New Defender's Study Bible Notes
5:1 house of this tabernacle. Our present bodies are called “tabernacles” (or “tents”) because they are only temporary dwelling places, like the tents of the children of Israel in the wilderness. Peter used the same term (II Peter 1:14), as did John concerning the human body of Jesus (“the Word was made flesh, and [tabernacled] among us”—John 1:14). God, however, will provide an eternal dwelling-place, the resurrection body, for our eternal spirits.
5:1 not made with hands. This resurrection body, like that of the resurrection body of the Lord Jesus, is “not made with hands” (note Mark 14:58), but by the creative word of Christ (I Thessalonians 4:16; John 5:28-29). When Christ returns, those bodies now corrupting in their graves will “put on incorruption,” while those still living but subject to death will “put on immortality” (I Corinthians 15:54) and both shall “ever be with the Lord” (I Thessalonians 4:17).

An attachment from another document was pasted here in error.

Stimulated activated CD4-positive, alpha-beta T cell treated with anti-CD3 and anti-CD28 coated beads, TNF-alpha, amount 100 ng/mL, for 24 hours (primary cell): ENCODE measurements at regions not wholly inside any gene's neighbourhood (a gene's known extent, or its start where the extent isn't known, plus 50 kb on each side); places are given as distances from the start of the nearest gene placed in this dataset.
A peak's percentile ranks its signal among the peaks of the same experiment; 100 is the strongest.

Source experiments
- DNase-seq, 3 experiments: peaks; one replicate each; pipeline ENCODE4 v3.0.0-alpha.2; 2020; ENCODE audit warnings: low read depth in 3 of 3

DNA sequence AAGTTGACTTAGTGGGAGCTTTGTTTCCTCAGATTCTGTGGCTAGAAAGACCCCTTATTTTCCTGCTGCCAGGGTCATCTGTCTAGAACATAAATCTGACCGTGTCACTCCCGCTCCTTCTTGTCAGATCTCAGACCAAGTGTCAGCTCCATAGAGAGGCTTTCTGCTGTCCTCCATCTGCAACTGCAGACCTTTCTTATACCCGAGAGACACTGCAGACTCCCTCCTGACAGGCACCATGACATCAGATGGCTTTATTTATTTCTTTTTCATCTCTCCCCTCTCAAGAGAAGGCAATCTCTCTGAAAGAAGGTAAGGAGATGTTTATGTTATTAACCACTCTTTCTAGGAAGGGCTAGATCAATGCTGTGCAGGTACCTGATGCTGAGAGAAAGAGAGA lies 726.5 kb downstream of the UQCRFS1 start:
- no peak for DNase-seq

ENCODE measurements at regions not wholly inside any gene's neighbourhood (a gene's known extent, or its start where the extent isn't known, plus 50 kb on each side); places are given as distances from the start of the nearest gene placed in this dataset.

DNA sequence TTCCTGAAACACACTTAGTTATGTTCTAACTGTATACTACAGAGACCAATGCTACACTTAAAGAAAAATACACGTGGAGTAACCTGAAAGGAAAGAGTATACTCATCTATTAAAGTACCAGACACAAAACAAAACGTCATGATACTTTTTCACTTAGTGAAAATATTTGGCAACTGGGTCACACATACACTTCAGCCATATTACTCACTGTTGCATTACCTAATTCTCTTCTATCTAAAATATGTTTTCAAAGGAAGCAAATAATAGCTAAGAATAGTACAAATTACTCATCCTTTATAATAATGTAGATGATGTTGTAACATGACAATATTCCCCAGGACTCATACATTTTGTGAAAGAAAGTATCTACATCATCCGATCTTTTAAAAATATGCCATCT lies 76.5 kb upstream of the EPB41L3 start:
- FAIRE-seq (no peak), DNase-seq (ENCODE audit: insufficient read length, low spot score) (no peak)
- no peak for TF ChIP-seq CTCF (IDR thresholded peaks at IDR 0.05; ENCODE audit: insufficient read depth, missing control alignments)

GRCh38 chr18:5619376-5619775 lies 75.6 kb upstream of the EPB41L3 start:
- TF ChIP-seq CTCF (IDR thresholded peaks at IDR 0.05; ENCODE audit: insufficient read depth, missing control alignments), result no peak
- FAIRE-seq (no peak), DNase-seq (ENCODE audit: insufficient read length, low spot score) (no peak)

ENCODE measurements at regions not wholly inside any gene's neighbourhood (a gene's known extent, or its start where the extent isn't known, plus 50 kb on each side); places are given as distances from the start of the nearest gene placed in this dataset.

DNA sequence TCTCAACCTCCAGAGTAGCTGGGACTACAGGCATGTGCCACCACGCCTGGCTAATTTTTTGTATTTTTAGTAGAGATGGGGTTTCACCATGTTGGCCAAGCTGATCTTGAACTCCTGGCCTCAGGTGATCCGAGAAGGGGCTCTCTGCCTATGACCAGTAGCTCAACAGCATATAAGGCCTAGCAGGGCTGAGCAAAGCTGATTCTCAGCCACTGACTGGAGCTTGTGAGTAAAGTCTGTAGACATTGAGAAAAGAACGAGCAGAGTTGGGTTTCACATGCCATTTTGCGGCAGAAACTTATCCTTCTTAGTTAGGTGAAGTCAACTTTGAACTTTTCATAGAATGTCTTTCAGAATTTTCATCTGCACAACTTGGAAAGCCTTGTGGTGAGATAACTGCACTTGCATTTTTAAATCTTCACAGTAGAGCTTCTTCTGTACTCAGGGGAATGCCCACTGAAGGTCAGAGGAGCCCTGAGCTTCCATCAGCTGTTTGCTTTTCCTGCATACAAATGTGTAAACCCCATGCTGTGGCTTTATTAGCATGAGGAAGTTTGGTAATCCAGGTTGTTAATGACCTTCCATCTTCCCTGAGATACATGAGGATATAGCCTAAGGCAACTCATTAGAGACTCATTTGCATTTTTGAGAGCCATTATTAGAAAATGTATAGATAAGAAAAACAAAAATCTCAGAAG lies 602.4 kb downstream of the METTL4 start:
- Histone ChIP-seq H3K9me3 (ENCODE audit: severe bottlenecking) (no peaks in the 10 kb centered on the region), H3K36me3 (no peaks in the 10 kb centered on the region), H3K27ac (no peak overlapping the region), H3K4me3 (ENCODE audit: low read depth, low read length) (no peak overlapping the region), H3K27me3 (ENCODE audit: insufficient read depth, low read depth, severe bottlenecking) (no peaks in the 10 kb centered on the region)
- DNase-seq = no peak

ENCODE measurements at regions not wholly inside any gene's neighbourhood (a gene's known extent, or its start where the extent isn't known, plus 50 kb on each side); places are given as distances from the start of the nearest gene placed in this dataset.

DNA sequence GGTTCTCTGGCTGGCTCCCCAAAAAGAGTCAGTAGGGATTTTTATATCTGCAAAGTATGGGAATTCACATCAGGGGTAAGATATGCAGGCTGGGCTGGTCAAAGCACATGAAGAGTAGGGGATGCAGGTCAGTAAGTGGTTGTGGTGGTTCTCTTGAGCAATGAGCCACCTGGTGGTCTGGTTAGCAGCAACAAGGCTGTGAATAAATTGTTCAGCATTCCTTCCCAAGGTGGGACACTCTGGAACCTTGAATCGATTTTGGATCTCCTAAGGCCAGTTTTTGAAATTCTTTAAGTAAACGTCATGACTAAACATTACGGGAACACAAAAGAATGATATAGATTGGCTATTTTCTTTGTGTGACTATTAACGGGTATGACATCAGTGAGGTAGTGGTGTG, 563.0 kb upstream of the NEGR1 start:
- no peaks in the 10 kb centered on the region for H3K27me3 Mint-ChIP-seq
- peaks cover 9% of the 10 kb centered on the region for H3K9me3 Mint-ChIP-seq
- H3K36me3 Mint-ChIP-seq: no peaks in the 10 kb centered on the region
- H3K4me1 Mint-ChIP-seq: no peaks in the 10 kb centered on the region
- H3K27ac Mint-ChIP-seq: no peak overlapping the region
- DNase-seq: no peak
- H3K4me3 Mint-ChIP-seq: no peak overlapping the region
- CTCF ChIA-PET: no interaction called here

5:2 clothed upon. If our earthly house is “dissolved” (II Corinthians 5:1) before Christ returns, there will be an intermediate period “with the Lord” (II Corinthians 5:8) in which we shall neither wear our present body nor our future resurrection body. It was thus Paul’s earnest desire and, surely ours as well, still to be living when Christ returns, and thus immediately to be “clothed upon” with our resurrection bodies. The latter would thus be put on over our old bodies as it were, and so still be recognizable (as was that of Christ after His resurrection), but with all aspects of their old “mortality” (pain, sin, etc.) immediately “swallowed up of life” (II Corinthians 5:4).
5:3 found naked. The period between one’s death and resurrection, even though a time of blessed fellowship with the Lord (II Corinthians 5:8), is compared to a state of nakedness, since the spirit/soul system is without its body, or “spiritual clothing,” awaiting Christ’s return to earth.